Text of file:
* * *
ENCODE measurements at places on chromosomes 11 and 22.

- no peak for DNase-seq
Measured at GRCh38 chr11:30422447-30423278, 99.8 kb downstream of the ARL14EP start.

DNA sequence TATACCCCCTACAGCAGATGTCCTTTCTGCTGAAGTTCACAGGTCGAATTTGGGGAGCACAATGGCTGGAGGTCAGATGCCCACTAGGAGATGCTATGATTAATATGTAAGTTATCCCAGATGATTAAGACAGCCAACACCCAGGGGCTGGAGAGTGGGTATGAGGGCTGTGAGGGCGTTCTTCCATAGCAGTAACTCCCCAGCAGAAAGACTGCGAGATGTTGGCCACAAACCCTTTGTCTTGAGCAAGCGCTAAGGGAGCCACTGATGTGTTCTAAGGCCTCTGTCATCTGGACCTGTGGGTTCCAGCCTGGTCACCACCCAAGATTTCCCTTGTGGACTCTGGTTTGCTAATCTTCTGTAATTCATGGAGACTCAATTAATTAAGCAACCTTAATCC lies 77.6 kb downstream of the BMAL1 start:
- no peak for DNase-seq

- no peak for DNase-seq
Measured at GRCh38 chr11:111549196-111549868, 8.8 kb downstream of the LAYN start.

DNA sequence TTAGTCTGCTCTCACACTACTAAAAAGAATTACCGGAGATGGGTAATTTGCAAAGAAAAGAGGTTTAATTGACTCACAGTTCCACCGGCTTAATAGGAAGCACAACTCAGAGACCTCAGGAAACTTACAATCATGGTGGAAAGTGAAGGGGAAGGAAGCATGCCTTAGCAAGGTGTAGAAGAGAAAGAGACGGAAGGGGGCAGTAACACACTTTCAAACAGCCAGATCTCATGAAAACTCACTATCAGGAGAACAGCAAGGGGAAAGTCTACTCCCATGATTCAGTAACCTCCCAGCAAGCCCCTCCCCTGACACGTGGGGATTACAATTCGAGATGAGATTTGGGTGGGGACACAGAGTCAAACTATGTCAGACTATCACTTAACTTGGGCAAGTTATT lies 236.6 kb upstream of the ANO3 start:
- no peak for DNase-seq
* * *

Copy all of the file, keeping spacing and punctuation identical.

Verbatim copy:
ENCODE measurements at places on chromosomes 11 and 22.

- no peak for DNase-seq
Measured at GRCh38 chr11:30422447-30423278, 99.8 kb downstream of the ARL14EP start.

DNA sequence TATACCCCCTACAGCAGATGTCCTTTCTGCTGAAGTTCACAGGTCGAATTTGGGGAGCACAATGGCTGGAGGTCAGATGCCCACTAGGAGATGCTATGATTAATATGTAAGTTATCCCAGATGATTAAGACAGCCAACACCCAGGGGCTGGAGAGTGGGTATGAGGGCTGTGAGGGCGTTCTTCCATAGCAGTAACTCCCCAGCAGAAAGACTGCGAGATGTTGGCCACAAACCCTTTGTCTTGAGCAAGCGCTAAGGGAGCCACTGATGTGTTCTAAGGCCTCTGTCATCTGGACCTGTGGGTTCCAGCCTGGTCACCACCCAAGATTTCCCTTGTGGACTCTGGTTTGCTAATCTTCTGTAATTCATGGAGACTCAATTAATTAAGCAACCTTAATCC lies 77.6 kb downstream of the BMAL1 start:
- no peak for DNase-seq

- no peak for DNase-seq
Measured at GRCh38 chr11:111549196-111549868, 8.8 kb downstream of the LAYN start.

DNA sequence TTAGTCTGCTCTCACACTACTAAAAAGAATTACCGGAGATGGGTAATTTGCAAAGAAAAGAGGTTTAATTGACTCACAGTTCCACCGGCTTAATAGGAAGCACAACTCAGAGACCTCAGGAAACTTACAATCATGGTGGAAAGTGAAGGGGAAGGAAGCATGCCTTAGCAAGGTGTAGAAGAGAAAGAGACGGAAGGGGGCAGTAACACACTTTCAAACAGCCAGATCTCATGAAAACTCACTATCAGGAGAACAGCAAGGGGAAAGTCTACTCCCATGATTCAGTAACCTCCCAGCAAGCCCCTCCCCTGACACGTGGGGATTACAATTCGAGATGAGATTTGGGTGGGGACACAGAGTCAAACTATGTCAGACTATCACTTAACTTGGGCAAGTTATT lies 236.6 kb upstream of the ANO3 start:
- no peak for DNase-seq